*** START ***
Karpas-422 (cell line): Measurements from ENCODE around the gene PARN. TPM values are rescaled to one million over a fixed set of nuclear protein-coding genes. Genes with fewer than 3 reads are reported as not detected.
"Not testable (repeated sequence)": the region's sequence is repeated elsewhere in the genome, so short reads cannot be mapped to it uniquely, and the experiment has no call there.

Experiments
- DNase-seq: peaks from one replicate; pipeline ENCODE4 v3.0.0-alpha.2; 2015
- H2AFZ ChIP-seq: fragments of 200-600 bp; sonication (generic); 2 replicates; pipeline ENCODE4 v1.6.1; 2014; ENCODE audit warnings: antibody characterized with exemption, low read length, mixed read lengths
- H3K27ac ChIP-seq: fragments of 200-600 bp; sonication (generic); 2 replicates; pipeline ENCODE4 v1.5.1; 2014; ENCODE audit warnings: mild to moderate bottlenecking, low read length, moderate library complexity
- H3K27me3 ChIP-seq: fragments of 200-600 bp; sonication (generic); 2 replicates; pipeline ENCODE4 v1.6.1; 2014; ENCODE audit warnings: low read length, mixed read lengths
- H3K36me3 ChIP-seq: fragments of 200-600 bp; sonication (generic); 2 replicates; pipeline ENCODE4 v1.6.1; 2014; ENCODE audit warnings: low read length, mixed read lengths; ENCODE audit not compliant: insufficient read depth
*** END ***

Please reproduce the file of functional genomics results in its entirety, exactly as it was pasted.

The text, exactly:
Karpas-422 (cell line): Measurements from ENCODE around the gene PARN. TPM values are rescaled to one million over a fixed set of nuclear protein-coding genes. Genes with fewer than 3 reads are reported as not detected.
"Not testable (repeated sequence)": the region's sequence is repeated elsewhere in the genome, so short reads cannot be mapped to it uniquely, and the experiment has no call there.

Experiments
- DNase-seq: peaks from one replicate; pipeline ENCODE4 v3.0.0-alpha.2; 2015
- H2AFZ ChIP-seq: fragments of 200-600 bp; sonication (generic); 2 replicates; pipeline ENCODE4 v1.6.1; 2014; ENCODE audit warnings: antibody characterized with exemption, low read length, mixed read lengths
- H3K27ac ChIP-seq: fragments of 200-600 bp; sonication (generic); 2 replicates; pipeline ENCODE4 v1.5.1; 2014; ENCODE audit warnings: mild to moderate bottlenecking, low read length, moderate library complexity
- H3K27me3 ChIP-seq: fragments of 200-600 bp; sonication (generic); 2 replicates; pipeline ENCODE4 v1.6.1; 2014; ENCODE audit warnings: low read length, mixed read lengths
- H3K36me3 ChIP-seq: fragments of 200-600 bp; sonication (generic); 2 replicates; pipeline ENCODE4 v1.6.1; 2014; ENCODE audit warnings: low read length, mixed read lengths; ENCODE audit not compliant: insufficient read depth